As an asthmatic child that missed a lot of school and didn’t play in many sports, I had to find truly innovative ways to geek out. I checked out the same dinosaur book from the library so many times that my first grade teacher just gave it to me one day. I wrote my own books, albeit near complete plagiarism, on chemistry and astronomy. And in an attempt to combine my geekdom with my love for the sports I couldn’t play, I created an entire league of dinosaur football teams, meticulously setting up all the yard markers and providing play-by-play for my audience of me. Cue sad music.
One other thing that has fascinated me since I can remember is weather. And within that, I continue to be mesmerized by clouds. I was still pretty young when I started to memorize all the different types – stratus, cumulus, cirrus, nimbus, cumulonimbus, cirrocumulus, altostratocumulocirrus… ok I may have made that last one up. My PhD thesis (CU Boulder – go Buffs!) was in large part about teaching a machine to categorize clouds in satellite imagery. As a postdoc (College Park, Maryland – go Terps!), I signed up to participate in a science outreach event with local kids – and so of course I created a big poster of all the different cloud types. My favorite scientific paper ever – by a landslide – was about how artists had portrayed clouds in paintings throughout history. Yeah, I like clouds.
In the last post, we explored the complex interactions between the Earth and it’s atmosphere with respect to temperature and photons – a discussion scientists typically refer to as the radiation budget. But we didn’t give a moment’s consideration to clouds, and their impact is profound. As many types of clouds as there are, the radiation budget only cares about two broad categories: clouds that cool us down, and clouds that warm us up.
The clouds that cool us down are typically thick – from space they look white, because they are reflecting the Sun’s photons back up upward, preventing them from reaching the lower atmosphere or us. The clouds that heat us up are typically thin (usually wispy cirrus) – they let a lot of the Sun’s photons in, but then they block the infrared photons from us and our atmosphere from getting back out.
Sounds pretty straightforward, right? But think about how fast clouds develop, move, and dissipate, and then extrapolate that to days upon weeks upon months upon years – it’s really hard to figure out what the overall effect is. The end result is that we have a lot of uncertainty surrounding clouds and their effects on how temperatures vary across the Earth and over time.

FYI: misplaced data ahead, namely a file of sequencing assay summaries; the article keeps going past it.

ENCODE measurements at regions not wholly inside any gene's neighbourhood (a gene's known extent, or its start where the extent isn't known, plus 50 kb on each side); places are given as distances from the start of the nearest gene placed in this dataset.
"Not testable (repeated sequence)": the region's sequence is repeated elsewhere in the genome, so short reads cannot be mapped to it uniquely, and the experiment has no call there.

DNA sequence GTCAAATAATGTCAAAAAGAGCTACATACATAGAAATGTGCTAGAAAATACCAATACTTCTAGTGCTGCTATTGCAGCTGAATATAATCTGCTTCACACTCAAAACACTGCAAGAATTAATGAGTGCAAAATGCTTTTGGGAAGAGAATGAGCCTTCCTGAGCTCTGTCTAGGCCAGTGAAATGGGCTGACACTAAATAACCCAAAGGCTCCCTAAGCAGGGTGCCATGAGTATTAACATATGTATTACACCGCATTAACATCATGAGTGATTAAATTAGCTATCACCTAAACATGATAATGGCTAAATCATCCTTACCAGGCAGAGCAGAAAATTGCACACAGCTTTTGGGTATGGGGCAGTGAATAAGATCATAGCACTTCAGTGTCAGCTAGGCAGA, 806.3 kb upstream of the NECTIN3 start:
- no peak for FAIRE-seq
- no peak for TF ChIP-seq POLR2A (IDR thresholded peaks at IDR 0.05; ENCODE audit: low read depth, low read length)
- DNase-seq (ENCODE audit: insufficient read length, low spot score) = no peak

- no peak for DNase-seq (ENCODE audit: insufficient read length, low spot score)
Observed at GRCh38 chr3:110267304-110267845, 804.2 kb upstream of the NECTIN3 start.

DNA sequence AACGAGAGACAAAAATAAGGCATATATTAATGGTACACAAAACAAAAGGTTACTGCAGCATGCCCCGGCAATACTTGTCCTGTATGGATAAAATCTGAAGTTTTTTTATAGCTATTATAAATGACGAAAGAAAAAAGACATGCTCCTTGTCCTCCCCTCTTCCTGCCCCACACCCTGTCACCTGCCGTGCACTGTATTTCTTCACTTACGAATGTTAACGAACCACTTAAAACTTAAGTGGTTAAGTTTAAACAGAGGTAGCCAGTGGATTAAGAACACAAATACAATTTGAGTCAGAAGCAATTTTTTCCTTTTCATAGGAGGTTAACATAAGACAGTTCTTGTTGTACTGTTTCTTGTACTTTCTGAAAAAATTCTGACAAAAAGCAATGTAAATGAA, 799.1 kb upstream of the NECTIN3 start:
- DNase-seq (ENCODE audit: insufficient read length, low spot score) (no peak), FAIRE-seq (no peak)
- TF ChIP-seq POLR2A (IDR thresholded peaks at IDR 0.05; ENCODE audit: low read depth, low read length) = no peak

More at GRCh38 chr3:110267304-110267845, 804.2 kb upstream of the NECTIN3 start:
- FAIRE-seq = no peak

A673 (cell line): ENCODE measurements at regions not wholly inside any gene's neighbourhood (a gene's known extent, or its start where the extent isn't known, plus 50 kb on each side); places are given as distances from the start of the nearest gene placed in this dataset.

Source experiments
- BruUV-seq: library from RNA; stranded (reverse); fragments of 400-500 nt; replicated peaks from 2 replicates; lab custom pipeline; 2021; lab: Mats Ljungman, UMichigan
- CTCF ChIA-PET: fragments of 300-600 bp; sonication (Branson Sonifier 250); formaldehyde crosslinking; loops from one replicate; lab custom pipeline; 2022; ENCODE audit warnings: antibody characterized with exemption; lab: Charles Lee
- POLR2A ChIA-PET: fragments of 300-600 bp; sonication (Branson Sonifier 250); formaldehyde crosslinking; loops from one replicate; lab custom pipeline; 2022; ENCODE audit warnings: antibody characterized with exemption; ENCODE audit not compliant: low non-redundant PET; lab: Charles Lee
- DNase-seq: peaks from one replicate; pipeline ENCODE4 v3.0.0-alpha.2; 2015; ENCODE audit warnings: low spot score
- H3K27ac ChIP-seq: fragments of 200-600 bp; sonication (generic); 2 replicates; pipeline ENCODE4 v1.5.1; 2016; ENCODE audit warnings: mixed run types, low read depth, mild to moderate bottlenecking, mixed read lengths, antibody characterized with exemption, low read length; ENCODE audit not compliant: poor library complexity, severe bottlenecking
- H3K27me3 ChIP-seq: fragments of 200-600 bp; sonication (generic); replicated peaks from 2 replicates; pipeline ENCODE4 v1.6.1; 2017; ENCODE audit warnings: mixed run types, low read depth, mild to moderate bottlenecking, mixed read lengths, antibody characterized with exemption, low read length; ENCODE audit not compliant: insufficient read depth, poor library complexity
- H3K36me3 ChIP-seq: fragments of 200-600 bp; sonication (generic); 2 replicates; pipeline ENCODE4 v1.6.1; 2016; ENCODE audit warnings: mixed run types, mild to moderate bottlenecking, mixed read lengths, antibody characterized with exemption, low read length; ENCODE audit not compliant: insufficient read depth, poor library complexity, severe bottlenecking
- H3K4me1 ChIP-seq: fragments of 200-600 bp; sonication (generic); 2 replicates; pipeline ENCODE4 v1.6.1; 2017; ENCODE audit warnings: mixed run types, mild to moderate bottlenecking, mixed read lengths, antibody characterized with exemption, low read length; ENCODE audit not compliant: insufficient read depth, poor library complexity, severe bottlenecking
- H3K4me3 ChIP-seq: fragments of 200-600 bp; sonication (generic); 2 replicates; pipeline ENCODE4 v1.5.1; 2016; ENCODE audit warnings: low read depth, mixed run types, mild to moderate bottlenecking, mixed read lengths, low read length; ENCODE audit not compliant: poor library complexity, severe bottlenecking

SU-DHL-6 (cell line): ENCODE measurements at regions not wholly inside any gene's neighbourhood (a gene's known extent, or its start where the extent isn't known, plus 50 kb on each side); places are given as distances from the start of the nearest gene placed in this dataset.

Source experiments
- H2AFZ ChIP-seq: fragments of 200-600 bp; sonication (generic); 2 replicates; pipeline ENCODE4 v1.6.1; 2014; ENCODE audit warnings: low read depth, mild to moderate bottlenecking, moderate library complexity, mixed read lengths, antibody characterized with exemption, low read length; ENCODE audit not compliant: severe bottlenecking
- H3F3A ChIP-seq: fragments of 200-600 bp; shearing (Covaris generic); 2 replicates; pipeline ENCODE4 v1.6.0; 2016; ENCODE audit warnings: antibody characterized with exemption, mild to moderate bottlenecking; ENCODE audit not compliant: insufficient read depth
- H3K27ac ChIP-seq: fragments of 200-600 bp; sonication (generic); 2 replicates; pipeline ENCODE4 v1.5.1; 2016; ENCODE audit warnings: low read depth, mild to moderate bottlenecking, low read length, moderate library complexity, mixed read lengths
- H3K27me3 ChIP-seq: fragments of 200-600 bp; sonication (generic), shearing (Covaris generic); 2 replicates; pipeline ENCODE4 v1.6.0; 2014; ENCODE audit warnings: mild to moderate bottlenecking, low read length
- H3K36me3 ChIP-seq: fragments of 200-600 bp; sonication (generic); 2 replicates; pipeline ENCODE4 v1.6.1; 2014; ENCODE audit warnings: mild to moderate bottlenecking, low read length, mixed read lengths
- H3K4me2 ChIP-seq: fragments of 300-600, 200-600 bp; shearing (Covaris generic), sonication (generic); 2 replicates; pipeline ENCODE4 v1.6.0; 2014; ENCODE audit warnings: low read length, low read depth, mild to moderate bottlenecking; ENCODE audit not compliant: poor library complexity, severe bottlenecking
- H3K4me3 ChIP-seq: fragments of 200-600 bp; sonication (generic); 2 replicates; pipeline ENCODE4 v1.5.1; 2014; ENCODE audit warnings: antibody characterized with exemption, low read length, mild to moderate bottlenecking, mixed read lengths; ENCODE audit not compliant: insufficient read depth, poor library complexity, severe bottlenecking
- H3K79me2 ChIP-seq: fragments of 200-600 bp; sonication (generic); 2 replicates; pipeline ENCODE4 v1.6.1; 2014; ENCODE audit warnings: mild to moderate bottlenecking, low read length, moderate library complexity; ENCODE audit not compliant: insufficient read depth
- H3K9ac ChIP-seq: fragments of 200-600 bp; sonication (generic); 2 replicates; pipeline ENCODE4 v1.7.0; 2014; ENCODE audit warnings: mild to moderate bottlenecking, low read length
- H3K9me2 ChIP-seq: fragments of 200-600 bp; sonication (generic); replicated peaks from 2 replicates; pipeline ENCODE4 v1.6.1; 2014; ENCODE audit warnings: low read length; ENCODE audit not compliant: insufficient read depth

People don’t like uncertainty. We want things to be black or white, yes or no, left or right, innie or outie, pineapple on pizza is genius or pineapple on pizza is Satan incarnate. We don’t like gray area. We want things to be settled, so we can move from step A, which is now done, to step B. How the hell can we move to step B if we haven’t answered step A with 100 percent surety?
There are few ways in which we are sillier as a species than in our desperate need for certainty (and along with that, our utter disdain for uncertainty). Nowhere are we sillier in our need for certainty than in the case of weather. It has become part of our culture to state in beer hall conversations that the weather people can never get the forecast right. And yet, they get it right an overwhelming percentage of the time. It’s just that we only remember the occasions when they are wrong. And yet, even when they are wrong, it is mostly about whether rain turned to snow, or if one particular spot got hit a little harder than another. How often do you get a blizzard when the forecast was sunny skies? Even our predictions of hurricane tracks are pretty damned good, Sharpies notwithstanding. The uncertainty is rarely about whether a big event is going to occur, it’s more about exactly when and exactly where the effects will be exactly this or exactly that.
Why can’t we get it all right down to that very last detail? Because just like our radiation budget is ultimately governed by the actions of unimaginably tiny photons, the circulation of air and heat in our atmosphere is ultimately governed by the actions of unimaginably tiny molecules, and we don’t know where all those molecules are to begin with, much less where they will end up a minute, an hour, or a couple of days from now. But why are we so brutal to our weather forecasters? Predictions about what’s going to happen to our economy are even more imperiled. How did all those predictions about the last Presidential election go? Why aren’t you a millionaire from having successfully predicted the outcomes of all the football games last season? Uncertainty rules the world. It is not a weakness of any particular endeavor, it is a fact of life. And in the case of weather and climate, a big part of that uncertainty can be traced back to clouds.
But if we knew everything that was going to happen, all of the time, what would be the point of free will? We would just be making decisions that we would have no other choice but to make. Clouds are the spice of life. A toast, to Habanerocumulus.